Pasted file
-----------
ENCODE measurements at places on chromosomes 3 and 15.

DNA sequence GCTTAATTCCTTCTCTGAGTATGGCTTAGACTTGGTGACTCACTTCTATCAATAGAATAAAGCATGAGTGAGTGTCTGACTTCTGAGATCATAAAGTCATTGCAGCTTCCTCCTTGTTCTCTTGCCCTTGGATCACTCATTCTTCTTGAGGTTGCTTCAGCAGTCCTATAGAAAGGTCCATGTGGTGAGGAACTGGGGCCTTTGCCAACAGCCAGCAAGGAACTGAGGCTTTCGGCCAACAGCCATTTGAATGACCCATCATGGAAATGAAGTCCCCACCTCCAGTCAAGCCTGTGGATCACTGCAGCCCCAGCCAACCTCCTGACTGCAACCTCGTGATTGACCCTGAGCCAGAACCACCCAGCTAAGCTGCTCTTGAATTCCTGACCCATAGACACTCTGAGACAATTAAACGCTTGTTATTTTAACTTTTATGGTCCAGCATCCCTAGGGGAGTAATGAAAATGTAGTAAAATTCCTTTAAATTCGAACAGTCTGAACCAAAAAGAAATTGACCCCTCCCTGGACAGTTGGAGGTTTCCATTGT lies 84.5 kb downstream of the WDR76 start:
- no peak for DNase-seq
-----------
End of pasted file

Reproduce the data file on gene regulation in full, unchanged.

ENCODE measurements at places on chromosomes 3 and 15.

DNA sequence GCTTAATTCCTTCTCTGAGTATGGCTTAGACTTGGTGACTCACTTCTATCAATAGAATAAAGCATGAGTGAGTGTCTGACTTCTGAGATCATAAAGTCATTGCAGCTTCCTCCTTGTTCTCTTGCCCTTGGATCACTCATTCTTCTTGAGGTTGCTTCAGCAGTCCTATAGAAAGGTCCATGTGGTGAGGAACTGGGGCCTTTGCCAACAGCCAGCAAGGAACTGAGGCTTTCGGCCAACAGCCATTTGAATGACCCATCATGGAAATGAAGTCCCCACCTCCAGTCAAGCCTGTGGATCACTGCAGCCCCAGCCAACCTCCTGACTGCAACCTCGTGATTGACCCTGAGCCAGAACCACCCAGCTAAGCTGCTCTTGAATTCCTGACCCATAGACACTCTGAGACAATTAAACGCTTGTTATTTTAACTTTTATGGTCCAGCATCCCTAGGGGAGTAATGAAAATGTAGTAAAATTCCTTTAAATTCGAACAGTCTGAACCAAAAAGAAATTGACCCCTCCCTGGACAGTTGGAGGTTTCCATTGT lies 84.5 kb downstream of the WDR76 start:
- no peak for DNase-seq